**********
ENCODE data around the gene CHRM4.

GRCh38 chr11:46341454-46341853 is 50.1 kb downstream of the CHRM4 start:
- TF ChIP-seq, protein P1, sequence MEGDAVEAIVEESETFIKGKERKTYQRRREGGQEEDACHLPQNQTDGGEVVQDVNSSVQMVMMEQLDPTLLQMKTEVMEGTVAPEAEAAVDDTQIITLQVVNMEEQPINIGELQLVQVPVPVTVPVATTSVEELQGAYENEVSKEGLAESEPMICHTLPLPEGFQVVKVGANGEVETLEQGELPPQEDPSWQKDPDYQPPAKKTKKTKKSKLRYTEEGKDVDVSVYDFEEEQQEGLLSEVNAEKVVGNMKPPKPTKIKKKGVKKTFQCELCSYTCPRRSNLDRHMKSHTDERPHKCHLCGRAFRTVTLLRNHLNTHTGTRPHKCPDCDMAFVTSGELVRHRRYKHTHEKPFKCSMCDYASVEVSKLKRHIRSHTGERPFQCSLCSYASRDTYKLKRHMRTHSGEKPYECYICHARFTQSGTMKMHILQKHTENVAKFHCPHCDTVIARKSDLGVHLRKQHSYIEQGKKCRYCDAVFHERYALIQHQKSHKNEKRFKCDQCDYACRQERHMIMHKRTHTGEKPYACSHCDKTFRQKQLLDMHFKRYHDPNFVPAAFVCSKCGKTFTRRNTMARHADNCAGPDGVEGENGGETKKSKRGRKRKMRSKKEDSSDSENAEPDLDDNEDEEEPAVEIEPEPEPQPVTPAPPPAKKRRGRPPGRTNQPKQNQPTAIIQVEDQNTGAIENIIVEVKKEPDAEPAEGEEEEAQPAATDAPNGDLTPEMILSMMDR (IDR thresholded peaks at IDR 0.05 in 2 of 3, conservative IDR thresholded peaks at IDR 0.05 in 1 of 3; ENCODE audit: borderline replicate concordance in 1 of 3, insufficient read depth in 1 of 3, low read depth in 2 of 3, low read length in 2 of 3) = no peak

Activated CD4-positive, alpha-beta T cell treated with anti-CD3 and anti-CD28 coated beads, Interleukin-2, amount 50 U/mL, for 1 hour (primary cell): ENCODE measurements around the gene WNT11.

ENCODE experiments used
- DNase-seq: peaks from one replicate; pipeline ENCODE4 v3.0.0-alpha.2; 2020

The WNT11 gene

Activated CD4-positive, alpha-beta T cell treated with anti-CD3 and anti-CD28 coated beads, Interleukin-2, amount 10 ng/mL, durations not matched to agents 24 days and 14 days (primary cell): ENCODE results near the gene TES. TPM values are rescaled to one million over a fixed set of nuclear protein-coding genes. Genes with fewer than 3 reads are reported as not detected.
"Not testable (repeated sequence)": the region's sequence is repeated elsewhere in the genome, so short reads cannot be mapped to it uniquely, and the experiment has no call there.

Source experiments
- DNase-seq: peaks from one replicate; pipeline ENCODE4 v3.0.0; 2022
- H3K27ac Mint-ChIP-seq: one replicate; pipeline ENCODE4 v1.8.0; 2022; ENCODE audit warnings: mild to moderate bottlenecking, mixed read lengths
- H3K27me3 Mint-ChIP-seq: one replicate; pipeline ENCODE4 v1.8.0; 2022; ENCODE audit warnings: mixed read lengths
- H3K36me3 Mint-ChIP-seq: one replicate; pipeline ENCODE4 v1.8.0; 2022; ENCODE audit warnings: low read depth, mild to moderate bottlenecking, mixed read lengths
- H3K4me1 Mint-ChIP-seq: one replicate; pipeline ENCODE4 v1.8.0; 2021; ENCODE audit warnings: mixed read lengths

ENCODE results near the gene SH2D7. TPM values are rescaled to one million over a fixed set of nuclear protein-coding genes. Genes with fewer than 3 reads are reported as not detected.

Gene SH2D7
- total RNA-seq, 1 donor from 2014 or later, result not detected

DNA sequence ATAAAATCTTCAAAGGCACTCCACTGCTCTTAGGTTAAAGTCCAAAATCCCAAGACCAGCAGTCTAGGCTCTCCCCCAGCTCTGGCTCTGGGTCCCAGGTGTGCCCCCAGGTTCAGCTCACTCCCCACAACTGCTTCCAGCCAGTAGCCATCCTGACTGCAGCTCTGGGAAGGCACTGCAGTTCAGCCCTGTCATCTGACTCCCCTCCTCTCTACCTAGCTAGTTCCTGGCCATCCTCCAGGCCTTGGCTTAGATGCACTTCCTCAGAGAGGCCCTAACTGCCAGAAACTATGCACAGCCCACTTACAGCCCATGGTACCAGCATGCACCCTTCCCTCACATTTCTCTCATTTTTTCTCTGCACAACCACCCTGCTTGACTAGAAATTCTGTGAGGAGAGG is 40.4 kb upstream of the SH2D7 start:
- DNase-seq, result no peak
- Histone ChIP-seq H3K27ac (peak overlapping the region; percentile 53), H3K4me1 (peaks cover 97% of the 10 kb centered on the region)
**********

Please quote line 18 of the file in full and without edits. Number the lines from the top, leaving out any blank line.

- total RNA-seq, 1 donor from 2014 or later, result not detected